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The Apex of Culinary Skills: The Salt Lick Barbecue
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You may have heard the saying that the road to great barbecue is a journey, and this has never been more true than with The Salt Lick. Located in Driftwood, Texas, the restaurant serves more than 600,000 people a year its award-winning barbecue and as you will soon learn, the restaurant is the result of many years of family traditions and recipes passed down from generation to generation.
Later this month, on Nov. 21, The Salt Lick will finally tell its story in its first-ever cookbook The Salt Lick Cookbook: A Story of Land, Family, and Love. Co-authored by owner Scott Roberts and award-winning journalist Jessica Dupuy, the cookbook is more than just a collection of recipes, as the name hints, and also tells the story behind the restaurant. In detailed and entertaining accounts, the cookbook starts at the beginning, with Roberts’ great-grandparent’s journey to Texas in the 1800s, and narrates how the restaurant's birth in 1967 led to the success story it is today, including ventures into catering and winemaking. As Adam Richman describes in the forward of the book, The Salt Lick is the climax of three distinct things: the talented cooking skills that have been passed down in the family, the great ingredients from the land of Texas, and the family history behind it, and the book covers all three.
As with any cookbook, The Salt Lick’s story is told through a narrative of recipes, which was no small task, as Roberts explains, as some of the recipes date back 100 years. In the book you’ll find recipes of the well-loved dishes found on The Salt Lick menu accompanied by step-by-step guides and vibrant photographs. Along with the restaurant’s dishes, there’s also a collection of closely guarded family recipes that have never been seen before — ranging from Roberts’ Hawaiian mother’s beloved shrimp tempura recipe and specially developed recipes for friends to the sea bass dish served at his daughter’s wedding. With each recipe, there’s a story. Roberts’ account of meeting a young woman when he was a teenager translates into his Lover’s Chicken Breast recipe, the history of the Japanese-Texas rice connection is told alongside his mother’s chicken-fried steak with rice, and the chicken and dumplings recipes of his mother and grandmother are compared side by side to demonstrate the variety of cooking Roberts grew up with.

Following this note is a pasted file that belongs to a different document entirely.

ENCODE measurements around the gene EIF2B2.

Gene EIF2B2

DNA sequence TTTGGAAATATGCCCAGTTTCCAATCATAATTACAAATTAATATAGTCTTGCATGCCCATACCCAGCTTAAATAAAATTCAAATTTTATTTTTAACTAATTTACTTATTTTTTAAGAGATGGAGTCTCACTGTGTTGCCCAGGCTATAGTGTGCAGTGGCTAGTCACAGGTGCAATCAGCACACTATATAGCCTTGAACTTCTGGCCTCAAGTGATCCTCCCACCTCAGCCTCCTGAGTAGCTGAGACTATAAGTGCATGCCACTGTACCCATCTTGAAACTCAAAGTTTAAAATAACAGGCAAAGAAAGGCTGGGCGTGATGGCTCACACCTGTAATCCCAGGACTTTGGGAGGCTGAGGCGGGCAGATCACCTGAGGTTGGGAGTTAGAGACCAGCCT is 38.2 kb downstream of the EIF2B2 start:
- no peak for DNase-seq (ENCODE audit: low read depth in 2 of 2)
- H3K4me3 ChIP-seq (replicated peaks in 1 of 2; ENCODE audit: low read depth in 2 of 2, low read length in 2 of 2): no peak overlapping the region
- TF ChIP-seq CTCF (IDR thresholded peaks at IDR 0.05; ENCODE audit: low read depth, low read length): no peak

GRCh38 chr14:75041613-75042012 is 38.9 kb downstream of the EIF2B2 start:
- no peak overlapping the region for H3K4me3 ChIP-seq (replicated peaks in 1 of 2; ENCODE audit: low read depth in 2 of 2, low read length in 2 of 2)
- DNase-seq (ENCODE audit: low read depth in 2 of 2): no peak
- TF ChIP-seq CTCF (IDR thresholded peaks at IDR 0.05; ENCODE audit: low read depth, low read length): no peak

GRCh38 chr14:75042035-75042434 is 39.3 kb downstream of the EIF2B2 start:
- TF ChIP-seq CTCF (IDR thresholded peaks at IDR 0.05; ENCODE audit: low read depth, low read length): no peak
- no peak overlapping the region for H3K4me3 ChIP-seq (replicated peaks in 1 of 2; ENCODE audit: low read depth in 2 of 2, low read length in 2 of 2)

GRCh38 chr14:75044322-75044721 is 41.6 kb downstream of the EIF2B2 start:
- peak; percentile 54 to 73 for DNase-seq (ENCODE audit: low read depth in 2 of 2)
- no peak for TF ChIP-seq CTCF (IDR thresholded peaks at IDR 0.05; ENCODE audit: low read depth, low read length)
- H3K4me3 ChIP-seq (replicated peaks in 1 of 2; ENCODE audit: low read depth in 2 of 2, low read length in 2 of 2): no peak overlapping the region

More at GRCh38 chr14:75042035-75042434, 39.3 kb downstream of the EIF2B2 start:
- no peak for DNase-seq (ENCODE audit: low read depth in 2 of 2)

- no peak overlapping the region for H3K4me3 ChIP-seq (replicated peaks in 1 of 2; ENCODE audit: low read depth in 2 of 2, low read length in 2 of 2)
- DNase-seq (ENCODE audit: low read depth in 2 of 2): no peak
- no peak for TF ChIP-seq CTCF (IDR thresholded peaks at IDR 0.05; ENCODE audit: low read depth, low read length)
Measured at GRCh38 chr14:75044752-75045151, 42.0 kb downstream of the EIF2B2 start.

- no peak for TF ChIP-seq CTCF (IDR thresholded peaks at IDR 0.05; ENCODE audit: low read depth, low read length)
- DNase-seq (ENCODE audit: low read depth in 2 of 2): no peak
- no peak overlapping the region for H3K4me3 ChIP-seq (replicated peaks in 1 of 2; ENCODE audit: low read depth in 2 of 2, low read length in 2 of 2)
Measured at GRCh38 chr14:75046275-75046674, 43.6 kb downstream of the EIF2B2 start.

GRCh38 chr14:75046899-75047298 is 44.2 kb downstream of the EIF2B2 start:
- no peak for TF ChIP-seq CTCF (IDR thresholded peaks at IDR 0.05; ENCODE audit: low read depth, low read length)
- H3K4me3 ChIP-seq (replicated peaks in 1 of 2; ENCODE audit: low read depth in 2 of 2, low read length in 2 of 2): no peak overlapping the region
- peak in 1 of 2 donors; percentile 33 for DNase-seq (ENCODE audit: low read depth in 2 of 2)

At the end of the day, though, Roberts believes the true beauty behind The Salt Lick and all of its success is the people. The entire book is dedicated to sharing historic accounts that explain how his great-grandmother’s tried-and-true method of searing and slow cooking barbecue turned into his father’s limestone pit that still cranks out food at the restaurant today. This heartwarming account of The Salt Lick is packaged together with delicious recipes, vibrantly beautiful photographs, and family stories that make it a must-add to your cookbook collection this year.
"Both Roxie and my mother made amazing chicken and dumplings. But my first experience with the dish was from my mom’s recipe, which had really fluffy dumplings. Roxie’s dumplings were more flat and dense. They were..."
— Scott Roberts
"Though pork ribs are more often associated with barbecue, beef ribs are a quintessential part of the Texas barbecue family. Quite a bit larger than pork spare ribs, beef ribs are sold as one per order..."
— Scott Roberts
"In the spring of 2002, Jay Knepp and I planted our first vineyard. We planted sangiovese and tempranillo in soil that according to analysis was better that 99 percent of the soil in California for growing grapes. Neither of us had any..."
— Scott Roberts
Anne Dolce is the Cook Editor at The Daily Meal. Follow her on Twitter at @anniecdolce
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